Children on the move: Unsettling narratives of care, childhood, and the migration ‘crisis’
13th March 2020, University College London (UK)
Most children who migrate globally, with family members or separately, do so in a context where migration is increasingly framed as a political and existential crisis. Such crisis narratives often serve as justifications for rising xenophobic nationalism, enhanced border securitisation and hostile environments in receiving countries. As a result, migration regimes often set limits on care entitlements and children experience processes of everyday bordering in their encounters with education, health, social care, and even humanitarian groups as they seek care for themselves and to provide care to others.
In popular discourse and much academic scholarship, migration is treated more generally as a crisis for children, viewed as essentially traumatising because of assumptions that ‘good childhoods’ are sedentary periods of dependency on local kin. Yet, migration scholarship makes clear that mobility is a part of the human condition, and that it is the conditions under which such movement is controlled, disciplined, and framed that cause politicised precarity for forced migrants. Equally, some children’s movements, particularly those involved in South-South migration, continue to be rendered invisible both within and beyond crisis narratives, and those silent stories are also of interest. Indeed, their invisibility raises questions about when and why children’s movement is or is not conceptualised and constituted as a ‘crisis’, by and for whom, and with what effect.
The ways in which care, childhood and migration are conceptualised have important implications for the provision of, and access to, necessary resources, infrastructures and relationships of care. This one-day, inter-disciplinary and international symposium aims to unsettle the assumptions highlighted above through discussion of the following questions:
- How is care recognised, understood, constrained, fractured, and practiced in the context of a multiplicity of “migration crisis” narratives?
- How do diverse global understandings of care and childhood come into contact, conflict with, and/or amplify each other and “migration crisis” narratives?
- What are the diverse and diffuse effects of the intersections of care, childhood, and “migration crisis” narratives for children and young people living migrating in and through diverse global contexts?
We are inviting expressions of interest from established and early career scholars, doctoral students, activists and artists who are interested in taking part in this event. The symposium will be limited to a small group of participants and organised around a series of pre-circulated papers. Participants will be asked to read these nine short papers in advance of the symposium and to take part in discussions over the day. The papers will serve as provocations for dialogue among all participants, with the aims of critically engaging with current debates on children, migration and care and generating new intellectual thinking in the field.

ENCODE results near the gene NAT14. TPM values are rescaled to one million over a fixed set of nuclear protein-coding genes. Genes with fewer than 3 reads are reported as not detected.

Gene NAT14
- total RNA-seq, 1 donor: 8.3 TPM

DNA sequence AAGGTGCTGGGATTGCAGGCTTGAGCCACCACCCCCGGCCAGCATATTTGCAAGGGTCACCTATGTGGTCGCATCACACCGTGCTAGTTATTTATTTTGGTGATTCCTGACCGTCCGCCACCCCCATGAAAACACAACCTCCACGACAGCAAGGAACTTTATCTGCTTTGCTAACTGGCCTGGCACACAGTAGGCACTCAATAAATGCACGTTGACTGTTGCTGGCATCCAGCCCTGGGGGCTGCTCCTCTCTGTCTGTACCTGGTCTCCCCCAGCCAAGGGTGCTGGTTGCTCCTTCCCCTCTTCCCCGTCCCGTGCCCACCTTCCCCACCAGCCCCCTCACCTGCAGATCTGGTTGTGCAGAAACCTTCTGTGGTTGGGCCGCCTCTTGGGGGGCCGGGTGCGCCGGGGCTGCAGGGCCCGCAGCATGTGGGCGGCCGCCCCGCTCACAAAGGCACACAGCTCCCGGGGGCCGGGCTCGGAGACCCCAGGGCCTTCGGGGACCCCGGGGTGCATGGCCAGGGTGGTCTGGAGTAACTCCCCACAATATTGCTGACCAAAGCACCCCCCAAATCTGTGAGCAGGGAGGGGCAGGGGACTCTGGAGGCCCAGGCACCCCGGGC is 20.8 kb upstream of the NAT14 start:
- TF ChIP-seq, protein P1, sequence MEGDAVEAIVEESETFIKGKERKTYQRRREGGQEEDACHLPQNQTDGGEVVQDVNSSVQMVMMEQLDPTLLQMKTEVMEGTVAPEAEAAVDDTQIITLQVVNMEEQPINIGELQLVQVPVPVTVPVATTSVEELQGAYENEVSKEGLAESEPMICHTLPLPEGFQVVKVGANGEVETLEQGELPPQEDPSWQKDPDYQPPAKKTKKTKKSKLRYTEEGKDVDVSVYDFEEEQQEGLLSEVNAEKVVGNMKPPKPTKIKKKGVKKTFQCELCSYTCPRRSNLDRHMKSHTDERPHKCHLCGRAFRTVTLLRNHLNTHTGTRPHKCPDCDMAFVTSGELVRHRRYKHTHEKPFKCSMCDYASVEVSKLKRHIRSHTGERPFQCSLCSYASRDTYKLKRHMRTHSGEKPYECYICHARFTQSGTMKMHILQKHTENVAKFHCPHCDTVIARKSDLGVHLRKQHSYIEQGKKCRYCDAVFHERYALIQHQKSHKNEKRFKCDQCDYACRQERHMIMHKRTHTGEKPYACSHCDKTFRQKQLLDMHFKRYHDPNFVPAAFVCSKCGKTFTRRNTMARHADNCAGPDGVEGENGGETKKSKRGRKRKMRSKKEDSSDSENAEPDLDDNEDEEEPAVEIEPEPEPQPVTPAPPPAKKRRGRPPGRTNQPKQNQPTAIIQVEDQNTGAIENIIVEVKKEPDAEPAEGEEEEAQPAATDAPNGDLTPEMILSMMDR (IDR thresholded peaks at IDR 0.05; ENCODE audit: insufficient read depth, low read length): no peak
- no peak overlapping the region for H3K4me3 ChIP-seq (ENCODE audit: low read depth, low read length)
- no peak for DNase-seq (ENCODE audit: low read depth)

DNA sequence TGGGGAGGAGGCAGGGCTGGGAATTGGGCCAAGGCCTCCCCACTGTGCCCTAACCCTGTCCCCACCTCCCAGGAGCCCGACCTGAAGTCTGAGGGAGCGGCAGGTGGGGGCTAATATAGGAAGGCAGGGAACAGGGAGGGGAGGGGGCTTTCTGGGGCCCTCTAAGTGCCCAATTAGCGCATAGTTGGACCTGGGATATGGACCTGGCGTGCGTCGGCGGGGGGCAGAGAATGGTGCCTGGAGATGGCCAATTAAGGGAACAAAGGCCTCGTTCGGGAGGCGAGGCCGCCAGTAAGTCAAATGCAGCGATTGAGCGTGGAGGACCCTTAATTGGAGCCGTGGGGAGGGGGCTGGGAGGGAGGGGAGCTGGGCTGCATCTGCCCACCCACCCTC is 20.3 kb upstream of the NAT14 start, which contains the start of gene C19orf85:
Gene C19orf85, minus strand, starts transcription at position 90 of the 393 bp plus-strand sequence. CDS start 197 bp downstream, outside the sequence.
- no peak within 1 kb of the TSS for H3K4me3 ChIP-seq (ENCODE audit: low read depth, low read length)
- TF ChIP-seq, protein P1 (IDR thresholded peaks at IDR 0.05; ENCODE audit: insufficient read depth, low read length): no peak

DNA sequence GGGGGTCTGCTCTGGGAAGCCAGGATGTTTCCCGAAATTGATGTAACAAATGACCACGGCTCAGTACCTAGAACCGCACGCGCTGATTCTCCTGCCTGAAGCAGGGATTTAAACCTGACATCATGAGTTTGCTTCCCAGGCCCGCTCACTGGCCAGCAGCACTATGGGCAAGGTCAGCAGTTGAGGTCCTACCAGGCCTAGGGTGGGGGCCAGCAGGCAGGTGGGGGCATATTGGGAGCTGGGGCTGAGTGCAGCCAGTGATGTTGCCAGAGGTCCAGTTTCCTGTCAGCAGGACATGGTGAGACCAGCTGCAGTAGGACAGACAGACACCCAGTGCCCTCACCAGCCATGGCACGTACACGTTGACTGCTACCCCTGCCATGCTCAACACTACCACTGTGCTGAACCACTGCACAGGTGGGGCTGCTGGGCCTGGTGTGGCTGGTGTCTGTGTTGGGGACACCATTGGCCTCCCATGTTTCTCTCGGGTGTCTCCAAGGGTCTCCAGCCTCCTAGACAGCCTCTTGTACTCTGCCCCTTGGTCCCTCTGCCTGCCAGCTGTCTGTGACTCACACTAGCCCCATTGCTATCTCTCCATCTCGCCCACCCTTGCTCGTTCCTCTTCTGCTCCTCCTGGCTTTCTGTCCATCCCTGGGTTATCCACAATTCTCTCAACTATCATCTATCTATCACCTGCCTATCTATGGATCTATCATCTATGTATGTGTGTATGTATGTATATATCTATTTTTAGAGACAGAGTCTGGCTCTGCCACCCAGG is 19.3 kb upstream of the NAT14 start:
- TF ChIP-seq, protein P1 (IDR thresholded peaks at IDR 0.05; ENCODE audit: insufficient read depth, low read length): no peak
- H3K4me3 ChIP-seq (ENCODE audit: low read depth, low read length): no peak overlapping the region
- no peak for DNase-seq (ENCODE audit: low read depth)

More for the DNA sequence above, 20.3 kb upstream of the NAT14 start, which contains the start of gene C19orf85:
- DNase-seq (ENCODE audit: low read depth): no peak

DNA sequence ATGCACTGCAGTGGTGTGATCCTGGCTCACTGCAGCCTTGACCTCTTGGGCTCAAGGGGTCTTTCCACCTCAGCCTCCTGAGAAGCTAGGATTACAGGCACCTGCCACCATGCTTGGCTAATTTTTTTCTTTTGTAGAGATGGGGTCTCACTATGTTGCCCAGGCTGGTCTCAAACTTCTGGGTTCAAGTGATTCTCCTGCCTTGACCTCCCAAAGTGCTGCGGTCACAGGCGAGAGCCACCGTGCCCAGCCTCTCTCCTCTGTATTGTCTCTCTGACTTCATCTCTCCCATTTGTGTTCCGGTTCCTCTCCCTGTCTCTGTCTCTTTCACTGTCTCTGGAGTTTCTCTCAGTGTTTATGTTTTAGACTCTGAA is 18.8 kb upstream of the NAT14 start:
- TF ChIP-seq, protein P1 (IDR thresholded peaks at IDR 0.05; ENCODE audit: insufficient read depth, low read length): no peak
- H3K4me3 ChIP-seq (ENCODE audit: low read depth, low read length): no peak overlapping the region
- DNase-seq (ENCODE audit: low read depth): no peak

There will be opportunities for all participants to contribute to a variety of publications following the symposium e.g., edited book, a series of short ‘talking head’ videos, short blogs and think pieces.
The event is free, and refreshments will be provided throughout the day (although travel and any accommodation costs will need to be met by participants). We will also have some bursaries available for those who do not have access to other sources of funding, with priority for activists, early career scholars, and those from the global south. Please indicate on your EOI if you are applying for a bursary.
This symposium is convened by Rachel Rosen, Elena Fiddian-Qasmiyeh, and Elaine Chase (University College London) and Sarah Crafter (Open University), and is part of the organisers’ broader research agendas including the ESRC-funded Children Caring on the Move project. The symposium is funded by UCL Grand Challenge of Justice and Equality and the Faculty of Arts and Sciences at the Open University.
If you would like to take part in this event as an active participant, please send a short statement of no more than 500 words outlining your interest in the themes of the symposium and what you feel you can contribute to the discussion. Please send your EOI to Sayani Mitra by 15th December 2019. We will contact you shortly after the closing date if you have been selected to participate.